The legal realities of obtaining, and taking, beach property
For years wealthy Walton County beach property owners have found ways to build big homes or sprawling condominiums on sand-covered lots that gave them an unimpeded view of the Gulf of Mexico.
Some, like massive Sandestin, obtained what is known as Development of Regional Impact status, with permitting that included ownership of all the beach behind its entire complex.
Others, including former Arkansas governor and presidential candidate Mike Huckabee, would follow up on their home purchase by hiring an attorney to obtain “quiet title,” a court judgment extending their property lines from the toe of the dune where their house had been built to the mean high water line — effectively the Gulf itself.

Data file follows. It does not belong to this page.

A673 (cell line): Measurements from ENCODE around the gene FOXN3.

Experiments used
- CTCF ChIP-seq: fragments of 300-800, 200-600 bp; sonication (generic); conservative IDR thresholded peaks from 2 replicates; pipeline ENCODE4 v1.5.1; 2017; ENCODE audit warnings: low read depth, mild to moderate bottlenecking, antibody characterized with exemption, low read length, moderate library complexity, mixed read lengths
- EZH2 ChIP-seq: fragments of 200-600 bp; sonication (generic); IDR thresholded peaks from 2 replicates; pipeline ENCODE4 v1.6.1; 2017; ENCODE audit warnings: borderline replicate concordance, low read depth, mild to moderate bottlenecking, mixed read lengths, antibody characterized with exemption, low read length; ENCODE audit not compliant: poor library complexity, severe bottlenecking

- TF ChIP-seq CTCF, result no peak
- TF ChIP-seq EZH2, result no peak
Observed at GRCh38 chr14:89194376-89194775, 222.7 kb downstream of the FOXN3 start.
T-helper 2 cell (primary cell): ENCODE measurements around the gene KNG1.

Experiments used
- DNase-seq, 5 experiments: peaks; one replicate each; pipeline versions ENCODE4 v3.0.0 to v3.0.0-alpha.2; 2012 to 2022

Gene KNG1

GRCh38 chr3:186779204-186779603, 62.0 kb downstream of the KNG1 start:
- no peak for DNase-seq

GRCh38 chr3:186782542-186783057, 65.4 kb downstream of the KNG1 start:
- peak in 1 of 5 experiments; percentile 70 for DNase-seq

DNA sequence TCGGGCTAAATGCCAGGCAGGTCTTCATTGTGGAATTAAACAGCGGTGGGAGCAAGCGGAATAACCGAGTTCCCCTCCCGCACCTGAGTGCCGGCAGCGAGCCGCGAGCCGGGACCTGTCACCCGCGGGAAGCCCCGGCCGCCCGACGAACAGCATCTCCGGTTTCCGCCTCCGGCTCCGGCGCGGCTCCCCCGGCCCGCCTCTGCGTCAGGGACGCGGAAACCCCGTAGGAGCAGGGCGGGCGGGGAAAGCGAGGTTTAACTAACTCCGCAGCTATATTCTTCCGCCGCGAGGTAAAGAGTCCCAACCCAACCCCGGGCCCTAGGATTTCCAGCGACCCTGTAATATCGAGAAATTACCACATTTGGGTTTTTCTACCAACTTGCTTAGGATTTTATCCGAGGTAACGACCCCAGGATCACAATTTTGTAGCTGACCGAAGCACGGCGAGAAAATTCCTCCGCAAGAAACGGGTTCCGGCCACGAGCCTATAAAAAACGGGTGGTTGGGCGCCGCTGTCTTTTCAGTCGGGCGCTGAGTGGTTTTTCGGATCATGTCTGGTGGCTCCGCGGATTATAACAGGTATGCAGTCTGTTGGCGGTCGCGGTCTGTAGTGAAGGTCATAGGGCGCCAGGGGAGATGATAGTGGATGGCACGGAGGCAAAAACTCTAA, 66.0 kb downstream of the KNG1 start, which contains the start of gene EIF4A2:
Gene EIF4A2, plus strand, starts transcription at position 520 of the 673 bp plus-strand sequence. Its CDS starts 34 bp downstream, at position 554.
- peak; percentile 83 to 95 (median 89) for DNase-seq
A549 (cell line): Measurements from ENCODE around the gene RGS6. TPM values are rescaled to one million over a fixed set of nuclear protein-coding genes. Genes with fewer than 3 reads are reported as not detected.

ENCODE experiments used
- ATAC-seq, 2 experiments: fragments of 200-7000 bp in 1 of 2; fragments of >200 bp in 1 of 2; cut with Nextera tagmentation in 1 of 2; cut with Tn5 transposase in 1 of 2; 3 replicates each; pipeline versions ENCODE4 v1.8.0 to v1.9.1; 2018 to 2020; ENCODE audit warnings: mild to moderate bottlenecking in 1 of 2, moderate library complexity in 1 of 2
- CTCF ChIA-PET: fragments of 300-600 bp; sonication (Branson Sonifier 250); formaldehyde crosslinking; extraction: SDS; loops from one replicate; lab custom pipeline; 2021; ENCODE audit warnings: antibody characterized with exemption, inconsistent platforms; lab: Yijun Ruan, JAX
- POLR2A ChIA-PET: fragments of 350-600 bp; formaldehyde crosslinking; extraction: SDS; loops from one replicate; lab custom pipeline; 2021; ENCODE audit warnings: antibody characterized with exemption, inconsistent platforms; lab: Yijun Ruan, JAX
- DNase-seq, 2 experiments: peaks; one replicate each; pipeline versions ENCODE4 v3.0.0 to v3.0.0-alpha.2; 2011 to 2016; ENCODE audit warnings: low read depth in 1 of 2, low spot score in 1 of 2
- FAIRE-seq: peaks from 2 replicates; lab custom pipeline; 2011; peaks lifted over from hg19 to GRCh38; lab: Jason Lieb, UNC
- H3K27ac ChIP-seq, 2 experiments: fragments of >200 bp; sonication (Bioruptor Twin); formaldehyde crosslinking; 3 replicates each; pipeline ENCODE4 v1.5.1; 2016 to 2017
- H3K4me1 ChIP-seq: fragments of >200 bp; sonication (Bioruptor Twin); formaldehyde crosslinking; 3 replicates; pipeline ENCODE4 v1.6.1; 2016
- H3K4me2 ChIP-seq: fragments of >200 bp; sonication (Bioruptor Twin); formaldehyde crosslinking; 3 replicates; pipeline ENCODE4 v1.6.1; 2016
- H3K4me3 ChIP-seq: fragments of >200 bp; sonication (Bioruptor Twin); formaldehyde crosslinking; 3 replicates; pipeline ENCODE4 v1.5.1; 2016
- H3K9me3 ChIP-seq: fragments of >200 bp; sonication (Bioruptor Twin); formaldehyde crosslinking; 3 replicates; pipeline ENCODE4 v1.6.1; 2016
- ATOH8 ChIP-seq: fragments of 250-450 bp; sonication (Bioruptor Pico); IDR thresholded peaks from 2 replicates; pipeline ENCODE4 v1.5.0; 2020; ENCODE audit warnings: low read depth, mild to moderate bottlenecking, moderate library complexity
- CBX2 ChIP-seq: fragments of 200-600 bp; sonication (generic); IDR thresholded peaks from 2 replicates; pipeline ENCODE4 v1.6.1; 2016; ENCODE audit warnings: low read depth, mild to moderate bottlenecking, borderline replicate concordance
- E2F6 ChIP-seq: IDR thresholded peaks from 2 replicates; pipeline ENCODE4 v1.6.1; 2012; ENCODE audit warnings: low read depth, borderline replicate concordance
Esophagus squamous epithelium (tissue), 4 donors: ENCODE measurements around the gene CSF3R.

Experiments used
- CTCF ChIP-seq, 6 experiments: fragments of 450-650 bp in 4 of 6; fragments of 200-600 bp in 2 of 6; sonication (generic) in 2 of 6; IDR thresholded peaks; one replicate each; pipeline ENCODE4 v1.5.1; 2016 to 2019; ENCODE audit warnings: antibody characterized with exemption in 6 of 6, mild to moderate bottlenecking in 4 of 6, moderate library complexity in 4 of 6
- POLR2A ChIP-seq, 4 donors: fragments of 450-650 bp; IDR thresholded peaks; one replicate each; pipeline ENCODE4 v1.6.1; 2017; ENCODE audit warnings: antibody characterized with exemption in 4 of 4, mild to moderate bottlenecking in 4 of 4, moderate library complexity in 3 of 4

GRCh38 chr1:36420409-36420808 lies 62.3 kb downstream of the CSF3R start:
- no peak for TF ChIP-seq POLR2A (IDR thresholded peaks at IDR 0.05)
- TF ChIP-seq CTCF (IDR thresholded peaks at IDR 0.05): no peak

Today, 64 percent, or 16.4 miles of Walton County’s nearly 26 miles of coastline is considered private property. That compares to about 5.4 percent, or 1.38 miles of county-owned beach.
These figures haven’t fluctuated much in several years, but the mood of the county and its residents has, particularly following last year’s passage of controversial House Bill 631, which made coastal property rights a priority for homeowners and beachgoers alike, and resulted in a long hot summer of squabbling about them.
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